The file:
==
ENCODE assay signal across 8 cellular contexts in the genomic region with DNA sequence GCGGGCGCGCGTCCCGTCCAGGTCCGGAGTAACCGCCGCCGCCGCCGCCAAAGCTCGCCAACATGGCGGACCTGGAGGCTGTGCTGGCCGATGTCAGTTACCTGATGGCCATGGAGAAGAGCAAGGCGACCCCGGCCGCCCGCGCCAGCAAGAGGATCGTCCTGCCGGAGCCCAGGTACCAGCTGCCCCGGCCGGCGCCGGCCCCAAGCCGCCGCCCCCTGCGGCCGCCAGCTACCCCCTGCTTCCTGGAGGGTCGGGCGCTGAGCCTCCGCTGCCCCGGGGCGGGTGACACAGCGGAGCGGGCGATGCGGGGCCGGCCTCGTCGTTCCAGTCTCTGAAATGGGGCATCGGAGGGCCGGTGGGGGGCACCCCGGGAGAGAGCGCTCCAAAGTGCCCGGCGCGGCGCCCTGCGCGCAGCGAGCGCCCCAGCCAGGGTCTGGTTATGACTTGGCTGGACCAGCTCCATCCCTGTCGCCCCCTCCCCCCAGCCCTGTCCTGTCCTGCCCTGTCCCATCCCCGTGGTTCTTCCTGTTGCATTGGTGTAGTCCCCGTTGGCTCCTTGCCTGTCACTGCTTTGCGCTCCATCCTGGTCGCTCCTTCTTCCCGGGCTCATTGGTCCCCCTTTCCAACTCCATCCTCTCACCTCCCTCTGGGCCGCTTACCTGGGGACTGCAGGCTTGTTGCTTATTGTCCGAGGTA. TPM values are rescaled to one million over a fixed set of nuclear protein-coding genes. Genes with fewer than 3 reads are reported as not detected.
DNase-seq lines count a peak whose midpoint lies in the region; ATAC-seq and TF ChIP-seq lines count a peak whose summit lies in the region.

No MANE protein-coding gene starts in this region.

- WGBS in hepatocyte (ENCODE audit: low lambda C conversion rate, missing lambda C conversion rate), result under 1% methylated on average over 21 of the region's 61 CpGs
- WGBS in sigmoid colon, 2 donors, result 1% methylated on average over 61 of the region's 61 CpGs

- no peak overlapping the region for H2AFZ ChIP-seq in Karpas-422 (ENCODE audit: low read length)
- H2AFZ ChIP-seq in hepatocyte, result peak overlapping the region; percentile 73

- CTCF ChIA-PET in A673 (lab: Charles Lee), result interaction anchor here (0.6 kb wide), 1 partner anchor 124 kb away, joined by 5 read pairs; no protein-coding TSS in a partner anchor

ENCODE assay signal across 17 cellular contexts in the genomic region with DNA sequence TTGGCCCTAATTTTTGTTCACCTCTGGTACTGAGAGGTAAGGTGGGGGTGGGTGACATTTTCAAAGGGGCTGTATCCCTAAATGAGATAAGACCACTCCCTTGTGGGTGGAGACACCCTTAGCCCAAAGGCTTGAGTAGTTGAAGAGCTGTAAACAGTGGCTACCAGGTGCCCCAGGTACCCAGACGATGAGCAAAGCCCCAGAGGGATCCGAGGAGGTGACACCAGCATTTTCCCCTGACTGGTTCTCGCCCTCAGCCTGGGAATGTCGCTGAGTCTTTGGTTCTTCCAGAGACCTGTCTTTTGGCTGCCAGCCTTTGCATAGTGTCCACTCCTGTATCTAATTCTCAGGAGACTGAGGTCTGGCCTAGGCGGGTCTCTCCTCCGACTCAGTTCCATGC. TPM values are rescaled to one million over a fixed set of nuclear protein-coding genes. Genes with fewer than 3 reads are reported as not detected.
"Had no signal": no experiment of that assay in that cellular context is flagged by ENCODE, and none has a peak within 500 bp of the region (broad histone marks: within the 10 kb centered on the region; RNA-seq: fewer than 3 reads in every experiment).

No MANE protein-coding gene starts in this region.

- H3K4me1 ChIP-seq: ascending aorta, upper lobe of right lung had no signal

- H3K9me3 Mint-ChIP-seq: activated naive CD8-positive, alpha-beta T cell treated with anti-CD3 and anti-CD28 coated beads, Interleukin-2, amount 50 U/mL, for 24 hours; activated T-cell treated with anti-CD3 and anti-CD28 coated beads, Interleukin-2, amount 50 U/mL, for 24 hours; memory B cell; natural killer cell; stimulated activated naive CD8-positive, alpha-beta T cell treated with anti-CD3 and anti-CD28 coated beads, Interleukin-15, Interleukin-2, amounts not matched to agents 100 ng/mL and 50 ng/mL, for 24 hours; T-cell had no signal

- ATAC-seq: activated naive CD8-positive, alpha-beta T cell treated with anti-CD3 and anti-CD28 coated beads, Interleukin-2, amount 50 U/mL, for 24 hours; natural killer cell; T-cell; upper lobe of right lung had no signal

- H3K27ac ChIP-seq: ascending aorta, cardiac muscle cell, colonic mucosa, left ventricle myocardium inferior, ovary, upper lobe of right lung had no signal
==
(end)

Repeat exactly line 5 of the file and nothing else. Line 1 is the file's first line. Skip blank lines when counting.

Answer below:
- WGBS in sigmoid colon, 2 donors, result 1% methylated on average over 61 of the region's 61 CpGs